In speech after speech, in interviews, in his recent memoir, “Just Mercy,” Bryan Stevenson offers what has become his mantra: It is better to be rich and guilty than poor and innocent when charged with a serious crime in America.
For the past 16 years, the founder and executive director of the Equal Justice Initiative (EJI) has lived the “textbook example” of that, representing condemned killer Anthony Ray Hinton who was confined to Alabama’s Death Row for almost 30 years.
“If you wanted a case to support that point, there is no question Anthony Ray Hinton’s case is that case,” says Stevenson, who is the keynote speaker at the Elevate conference in Birmingham on June 12 for nonprofit groups that receive funding from the Alabama Power Foundation “Had he had the experts we presented when we got to court years later available to him at trial, I’m not even sure the case would have gone to trial.”
Hinton’s jury never would have convicted a person of means, such as a corporate executive, of the crime, Stevenson says. The attorney believes race also played a role in the conviction of Hinton, who is African-American. One of the police officers said he knew a black person had committed the crime. The prosecutor said he could look at Hinton and know that he was evil. Plus, too many people have a presumption of guilt rather than innocence for someone who is black and poor, Stevenson says.
Hinton gained his freedom in April after state prosecutors in Jefferson County chose not to retry him for two murders of which he was convicted in 1985. New testing on the gun taken from Hinton’s mother’s house couldn’t match the bullets recovered from the crime scenes to the gun.
Hinton calls Stevenson “the best lawyer in the world.”
A record of reversals
Stevenson has devoted his legal career to defending the poor, the imprisoned and the condemned – usually people of color who he says haven’t received justice. He has achieved significant success.
Hinton is Stevenson’s second client to leave Alabama’s Death Row alive. Stevenson’s biography on EJI’s website says he and his staff “have won reversals, relief or release for over 115 wrongly condemned prisoners on death row.”
Stevenson argued before the U.S. Supreme Court that juveniles should not be sentenced to die in prison, and the high court banned life-without-parole sentences for children who commit non-homicide crimes. The court also ruled that life-without-parole sentences for children who are convicted of homicides are no longer mandatory.
The court wrote that because of “children’s diminished culpability, and heightened capacity for change, we think appropriate occasions for sentencing juveniles to this harshest penalty will be uncommon.”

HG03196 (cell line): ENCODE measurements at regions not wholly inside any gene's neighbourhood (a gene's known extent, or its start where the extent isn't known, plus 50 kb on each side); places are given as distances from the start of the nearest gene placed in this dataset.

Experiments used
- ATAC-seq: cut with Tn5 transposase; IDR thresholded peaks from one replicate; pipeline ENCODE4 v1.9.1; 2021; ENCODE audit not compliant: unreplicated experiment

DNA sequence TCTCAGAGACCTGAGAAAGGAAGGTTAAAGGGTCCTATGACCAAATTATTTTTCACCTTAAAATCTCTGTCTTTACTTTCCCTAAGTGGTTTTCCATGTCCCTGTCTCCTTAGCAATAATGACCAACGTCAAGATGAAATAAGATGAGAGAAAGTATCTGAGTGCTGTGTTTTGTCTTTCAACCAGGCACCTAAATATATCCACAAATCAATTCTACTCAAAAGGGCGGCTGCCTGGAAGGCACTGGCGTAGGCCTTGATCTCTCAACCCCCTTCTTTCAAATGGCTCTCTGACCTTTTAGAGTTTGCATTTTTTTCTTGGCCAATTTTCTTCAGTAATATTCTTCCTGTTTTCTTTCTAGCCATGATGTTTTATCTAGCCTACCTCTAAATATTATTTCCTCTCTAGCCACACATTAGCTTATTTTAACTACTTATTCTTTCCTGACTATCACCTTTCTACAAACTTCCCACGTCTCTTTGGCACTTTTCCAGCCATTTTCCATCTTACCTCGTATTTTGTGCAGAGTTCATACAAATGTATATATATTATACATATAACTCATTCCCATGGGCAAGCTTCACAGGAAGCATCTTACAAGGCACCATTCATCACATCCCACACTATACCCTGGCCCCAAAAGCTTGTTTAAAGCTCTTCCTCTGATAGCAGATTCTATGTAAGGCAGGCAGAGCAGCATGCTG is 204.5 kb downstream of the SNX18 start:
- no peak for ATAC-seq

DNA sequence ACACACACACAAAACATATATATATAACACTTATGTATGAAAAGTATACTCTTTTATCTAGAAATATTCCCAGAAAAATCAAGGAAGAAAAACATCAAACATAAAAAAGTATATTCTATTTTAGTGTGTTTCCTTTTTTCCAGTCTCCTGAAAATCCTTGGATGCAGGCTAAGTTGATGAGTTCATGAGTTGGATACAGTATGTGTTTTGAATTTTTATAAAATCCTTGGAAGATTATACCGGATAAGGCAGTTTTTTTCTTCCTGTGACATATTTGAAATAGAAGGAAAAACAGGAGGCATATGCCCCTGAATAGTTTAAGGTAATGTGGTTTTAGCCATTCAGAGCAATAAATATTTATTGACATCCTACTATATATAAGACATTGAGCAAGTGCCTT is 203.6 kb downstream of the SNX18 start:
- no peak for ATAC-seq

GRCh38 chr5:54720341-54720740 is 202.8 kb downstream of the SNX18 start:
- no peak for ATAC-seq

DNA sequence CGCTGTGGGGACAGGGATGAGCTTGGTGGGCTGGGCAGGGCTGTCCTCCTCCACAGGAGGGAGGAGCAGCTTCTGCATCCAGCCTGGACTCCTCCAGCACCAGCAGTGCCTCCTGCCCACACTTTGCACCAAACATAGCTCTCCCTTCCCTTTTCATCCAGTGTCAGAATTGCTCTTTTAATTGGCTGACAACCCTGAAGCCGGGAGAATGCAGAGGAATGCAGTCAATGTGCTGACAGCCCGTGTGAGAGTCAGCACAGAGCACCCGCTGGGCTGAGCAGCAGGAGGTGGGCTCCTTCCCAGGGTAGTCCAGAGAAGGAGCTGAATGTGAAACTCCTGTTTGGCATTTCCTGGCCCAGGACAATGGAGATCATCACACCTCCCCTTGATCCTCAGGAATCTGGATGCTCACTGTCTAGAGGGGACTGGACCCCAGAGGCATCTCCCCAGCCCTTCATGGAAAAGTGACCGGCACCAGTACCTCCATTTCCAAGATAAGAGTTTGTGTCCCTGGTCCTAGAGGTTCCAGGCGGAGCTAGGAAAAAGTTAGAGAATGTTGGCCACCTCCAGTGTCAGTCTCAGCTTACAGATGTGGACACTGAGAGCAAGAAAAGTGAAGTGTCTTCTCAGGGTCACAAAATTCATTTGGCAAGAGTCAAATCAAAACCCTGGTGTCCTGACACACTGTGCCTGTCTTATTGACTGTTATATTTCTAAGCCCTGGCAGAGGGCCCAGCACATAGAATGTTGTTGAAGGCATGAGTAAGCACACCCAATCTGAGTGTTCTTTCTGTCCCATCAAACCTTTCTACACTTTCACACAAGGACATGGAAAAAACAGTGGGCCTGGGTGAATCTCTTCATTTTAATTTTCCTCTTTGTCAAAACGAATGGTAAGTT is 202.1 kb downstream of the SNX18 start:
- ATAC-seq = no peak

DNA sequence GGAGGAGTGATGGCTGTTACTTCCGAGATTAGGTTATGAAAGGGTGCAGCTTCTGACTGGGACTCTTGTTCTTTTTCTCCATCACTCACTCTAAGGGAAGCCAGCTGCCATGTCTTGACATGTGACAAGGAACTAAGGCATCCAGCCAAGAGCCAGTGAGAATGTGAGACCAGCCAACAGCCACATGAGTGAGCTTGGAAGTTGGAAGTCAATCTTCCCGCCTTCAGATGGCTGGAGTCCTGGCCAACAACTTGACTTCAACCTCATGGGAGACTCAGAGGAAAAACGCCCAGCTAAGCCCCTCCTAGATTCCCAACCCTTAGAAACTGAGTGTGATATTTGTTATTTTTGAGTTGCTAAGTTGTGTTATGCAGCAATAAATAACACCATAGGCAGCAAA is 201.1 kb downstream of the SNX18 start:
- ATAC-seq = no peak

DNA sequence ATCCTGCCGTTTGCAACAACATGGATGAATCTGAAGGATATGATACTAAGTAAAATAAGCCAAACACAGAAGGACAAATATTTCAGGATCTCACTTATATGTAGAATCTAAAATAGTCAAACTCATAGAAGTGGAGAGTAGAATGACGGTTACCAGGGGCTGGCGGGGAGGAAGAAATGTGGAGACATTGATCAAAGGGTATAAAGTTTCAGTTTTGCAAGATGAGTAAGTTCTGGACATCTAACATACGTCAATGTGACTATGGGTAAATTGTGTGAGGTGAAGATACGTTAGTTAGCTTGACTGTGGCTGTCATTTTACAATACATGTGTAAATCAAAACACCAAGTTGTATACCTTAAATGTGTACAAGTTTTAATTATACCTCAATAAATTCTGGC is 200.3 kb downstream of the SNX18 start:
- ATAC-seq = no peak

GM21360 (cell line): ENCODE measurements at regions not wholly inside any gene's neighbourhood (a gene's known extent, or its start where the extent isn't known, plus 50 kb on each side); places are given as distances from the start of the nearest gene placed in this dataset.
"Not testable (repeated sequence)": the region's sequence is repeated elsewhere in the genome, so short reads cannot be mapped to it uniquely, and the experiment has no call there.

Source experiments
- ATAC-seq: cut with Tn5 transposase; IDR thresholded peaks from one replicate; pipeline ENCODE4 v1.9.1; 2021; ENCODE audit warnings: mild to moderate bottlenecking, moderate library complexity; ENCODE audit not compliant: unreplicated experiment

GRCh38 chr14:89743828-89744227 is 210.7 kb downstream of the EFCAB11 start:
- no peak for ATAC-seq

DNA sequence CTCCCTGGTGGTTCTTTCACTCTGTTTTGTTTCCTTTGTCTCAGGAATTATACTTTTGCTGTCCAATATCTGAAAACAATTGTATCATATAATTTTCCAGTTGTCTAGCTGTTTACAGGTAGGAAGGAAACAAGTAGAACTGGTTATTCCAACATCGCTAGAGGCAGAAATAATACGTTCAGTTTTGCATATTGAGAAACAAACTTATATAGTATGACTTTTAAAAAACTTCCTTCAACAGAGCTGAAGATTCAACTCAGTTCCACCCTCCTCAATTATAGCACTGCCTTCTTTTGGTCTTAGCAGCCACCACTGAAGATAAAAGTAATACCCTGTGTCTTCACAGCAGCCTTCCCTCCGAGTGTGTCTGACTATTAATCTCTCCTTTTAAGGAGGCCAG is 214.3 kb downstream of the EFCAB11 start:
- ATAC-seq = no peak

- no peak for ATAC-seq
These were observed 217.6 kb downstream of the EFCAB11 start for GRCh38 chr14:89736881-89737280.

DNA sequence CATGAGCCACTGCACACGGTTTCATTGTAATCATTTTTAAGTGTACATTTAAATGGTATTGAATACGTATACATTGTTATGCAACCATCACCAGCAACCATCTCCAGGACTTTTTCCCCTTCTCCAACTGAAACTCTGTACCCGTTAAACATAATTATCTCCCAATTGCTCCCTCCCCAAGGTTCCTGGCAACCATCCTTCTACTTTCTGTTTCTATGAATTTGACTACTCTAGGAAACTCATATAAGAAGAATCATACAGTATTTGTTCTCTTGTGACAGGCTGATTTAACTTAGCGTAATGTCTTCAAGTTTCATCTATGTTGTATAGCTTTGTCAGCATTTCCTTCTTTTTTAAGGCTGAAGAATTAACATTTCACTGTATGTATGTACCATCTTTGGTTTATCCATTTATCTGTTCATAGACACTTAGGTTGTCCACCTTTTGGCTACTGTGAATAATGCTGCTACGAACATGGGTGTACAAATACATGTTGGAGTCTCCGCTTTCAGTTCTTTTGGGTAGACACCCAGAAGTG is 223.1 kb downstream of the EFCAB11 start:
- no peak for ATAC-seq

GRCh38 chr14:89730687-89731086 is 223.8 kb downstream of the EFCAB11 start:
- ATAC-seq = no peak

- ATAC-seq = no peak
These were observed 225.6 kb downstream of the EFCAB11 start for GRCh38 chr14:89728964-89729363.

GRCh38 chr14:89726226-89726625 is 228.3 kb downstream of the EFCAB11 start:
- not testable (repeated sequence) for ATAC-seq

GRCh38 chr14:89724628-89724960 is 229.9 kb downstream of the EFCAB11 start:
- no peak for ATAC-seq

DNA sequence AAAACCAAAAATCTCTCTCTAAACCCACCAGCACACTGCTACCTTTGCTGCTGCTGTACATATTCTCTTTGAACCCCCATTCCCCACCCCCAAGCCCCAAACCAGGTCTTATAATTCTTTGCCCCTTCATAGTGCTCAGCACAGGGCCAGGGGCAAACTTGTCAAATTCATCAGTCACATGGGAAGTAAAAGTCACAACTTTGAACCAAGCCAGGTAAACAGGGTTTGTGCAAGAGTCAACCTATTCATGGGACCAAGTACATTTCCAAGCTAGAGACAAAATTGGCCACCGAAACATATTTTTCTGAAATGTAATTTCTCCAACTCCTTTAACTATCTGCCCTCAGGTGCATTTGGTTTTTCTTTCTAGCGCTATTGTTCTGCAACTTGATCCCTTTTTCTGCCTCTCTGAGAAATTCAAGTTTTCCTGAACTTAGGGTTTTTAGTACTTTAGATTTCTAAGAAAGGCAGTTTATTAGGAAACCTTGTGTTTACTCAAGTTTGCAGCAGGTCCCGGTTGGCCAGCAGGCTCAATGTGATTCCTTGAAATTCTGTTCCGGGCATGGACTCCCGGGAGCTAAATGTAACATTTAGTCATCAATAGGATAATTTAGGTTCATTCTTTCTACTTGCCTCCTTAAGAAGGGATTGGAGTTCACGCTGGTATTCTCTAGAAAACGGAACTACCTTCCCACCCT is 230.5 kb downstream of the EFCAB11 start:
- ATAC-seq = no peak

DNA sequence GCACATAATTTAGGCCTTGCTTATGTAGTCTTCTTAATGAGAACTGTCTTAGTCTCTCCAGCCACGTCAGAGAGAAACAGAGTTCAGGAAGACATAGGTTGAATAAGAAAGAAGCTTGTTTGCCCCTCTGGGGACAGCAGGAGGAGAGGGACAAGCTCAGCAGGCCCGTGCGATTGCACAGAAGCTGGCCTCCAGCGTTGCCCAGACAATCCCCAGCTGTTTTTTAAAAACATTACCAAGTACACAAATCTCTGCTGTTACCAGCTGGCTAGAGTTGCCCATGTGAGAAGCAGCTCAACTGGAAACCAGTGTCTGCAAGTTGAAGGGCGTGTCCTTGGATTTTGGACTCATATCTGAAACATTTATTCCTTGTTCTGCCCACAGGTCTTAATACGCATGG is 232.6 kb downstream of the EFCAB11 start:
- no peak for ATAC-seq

Stevenson’s success has brought much attention and acclaim.
In 1995, he received the MacArthur Foundation “Genius” Award after his legal work freed Walter McMillian from Alabama’s Death Row.
In a case that drew comparisons to “To Kill a Mockingbird,” McMillian, who is black, was convicted in 1987 of murdering a white clerk in a dry cleaning store in Monroeville. He was found guilty despite a dozen witnesses who testified McMillian was at a church fish fry at the time of the crime.
Stevenson showed the state’s witnesses had lied on the stand and prosecutors had illegally withheld evidence that would have helped McMillian. The Alabama Court of Criminal Appeals overturned the case in 1993 and McMillian was freed after six years on Death Row for a crime he didn’t commit.
Stevenson also has received the National Medal of Liberty from the American Civil Liberties Union, the Olaf Palme Prize for international human rights in Stockholm, the Reebok Human Rights Award, the Thurgood Marshall Medal of Justice, and Smithsonian magazine’s American Ingenuity Award among many others. New York University, where he is a professor of law, gave Stevenson its Distinguished Teacher Award.
Stevenson’s TED Talk in 2012 “inspired one of the longest and loudest standing ovations in TED’s history,” according to TED Curator Chris Anderson. Members of the audience pledged more than $1 million to EJI for a campaign to help end the practice of sentencing children as adults to excessive time in adult prisons.
In 2014, the prestigious American Academy of Arts and Sciences elected Stevenson a member for his accomplishments.
In April, Time magazine named Stevenson one of its 100 Most Influential People, with accompanying text from Serena Williams, the No. 1 women’s tennis player in the world.